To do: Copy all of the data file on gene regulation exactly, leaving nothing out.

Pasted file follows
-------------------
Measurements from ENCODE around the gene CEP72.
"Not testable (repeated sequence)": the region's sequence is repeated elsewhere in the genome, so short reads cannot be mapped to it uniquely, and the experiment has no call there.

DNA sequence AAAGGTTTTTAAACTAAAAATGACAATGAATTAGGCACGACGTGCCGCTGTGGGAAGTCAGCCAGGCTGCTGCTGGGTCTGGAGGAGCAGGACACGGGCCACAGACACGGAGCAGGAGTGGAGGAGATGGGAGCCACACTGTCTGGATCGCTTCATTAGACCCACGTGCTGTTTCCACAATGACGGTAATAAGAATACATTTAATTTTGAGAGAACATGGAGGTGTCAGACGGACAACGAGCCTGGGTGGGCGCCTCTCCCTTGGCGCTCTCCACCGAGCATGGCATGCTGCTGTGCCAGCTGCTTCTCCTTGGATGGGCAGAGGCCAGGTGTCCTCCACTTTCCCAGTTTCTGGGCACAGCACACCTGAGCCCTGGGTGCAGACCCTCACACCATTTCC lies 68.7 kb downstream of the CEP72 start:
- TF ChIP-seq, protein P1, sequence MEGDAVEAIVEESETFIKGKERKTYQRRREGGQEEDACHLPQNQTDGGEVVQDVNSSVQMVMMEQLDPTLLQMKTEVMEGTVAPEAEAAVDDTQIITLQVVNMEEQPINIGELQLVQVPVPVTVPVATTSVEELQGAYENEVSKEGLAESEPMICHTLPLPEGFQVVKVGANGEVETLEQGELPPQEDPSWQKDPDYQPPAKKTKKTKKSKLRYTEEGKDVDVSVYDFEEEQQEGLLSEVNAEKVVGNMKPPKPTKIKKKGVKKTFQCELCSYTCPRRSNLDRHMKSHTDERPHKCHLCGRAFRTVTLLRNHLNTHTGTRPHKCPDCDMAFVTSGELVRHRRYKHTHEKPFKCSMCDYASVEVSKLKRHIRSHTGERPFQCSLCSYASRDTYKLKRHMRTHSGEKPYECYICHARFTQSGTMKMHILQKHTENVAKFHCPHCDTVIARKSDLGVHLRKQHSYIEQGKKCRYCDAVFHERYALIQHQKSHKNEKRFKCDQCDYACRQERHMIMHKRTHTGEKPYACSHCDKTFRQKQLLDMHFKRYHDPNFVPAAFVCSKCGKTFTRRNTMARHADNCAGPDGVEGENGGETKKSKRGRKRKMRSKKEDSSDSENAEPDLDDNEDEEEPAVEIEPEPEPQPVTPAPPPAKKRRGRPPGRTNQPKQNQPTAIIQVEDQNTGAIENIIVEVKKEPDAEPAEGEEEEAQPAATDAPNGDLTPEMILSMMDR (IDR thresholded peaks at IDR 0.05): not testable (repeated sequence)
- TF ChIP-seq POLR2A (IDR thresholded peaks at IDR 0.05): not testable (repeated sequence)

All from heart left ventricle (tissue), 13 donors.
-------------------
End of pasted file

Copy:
Measurements from ENCODE around the gene CEP72.
"Not testable (repeated sequence)": the region's sequence is repeated elsewhere in the genome, so short reads cannot be mapped to it uniquely, and the experiment has no call there.

DNA sequence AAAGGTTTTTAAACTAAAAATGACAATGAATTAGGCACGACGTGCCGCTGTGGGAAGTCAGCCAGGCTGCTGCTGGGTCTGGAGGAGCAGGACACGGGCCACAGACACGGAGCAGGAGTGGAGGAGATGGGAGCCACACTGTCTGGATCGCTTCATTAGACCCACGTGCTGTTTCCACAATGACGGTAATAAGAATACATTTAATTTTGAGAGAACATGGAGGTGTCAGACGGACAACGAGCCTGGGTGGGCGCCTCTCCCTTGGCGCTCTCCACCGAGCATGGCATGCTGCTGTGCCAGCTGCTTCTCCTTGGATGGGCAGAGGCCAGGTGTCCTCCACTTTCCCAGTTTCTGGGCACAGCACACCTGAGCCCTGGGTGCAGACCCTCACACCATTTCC lies 68.7 kb downstream of the CEP72 start:
- TF ChIP-seq, protein P1, sequence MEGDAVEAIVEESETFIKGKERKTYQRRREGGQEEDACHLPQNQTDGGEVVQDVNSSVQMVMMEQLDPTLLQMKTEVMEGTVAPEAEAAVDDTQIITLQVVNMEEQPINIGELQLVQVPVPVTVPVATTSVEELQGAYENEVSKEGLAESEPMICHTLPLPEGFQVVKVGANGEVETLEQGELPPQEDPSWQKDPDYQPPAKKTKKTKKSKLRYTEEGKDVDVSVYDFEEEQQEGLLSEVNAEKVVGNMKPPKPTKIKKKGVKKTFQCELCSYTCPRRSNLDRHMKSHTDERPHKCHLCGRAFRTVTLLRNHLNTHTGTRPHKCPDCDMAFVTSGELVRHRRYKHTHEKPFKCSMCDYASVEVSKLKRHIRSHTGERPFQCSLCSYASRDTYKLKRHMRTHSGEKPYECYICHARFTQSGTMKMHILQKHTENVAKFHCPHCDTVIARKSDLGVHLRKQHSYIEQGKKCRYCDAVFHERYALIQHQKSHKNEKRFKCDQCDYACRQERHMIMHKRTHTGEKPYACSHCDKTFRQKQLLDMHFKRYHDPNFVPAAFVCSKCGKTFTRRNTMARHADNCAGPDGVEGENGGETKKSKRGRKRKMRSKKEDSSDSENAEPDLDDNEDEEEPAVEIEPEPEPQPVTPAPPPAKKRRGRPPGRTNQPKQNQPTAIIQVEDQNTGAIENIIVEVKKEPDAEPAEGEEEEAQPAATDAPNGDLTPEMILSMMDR (IDR thresholded peaks at IDR 0.05): not testable (repeated sequence)
- TF ChIP-seq POLR2A (IDR thresholded peaks at IDR 0.05): not testable (repeated sequence)

All from heart left ventricle (tissue), 13 donors.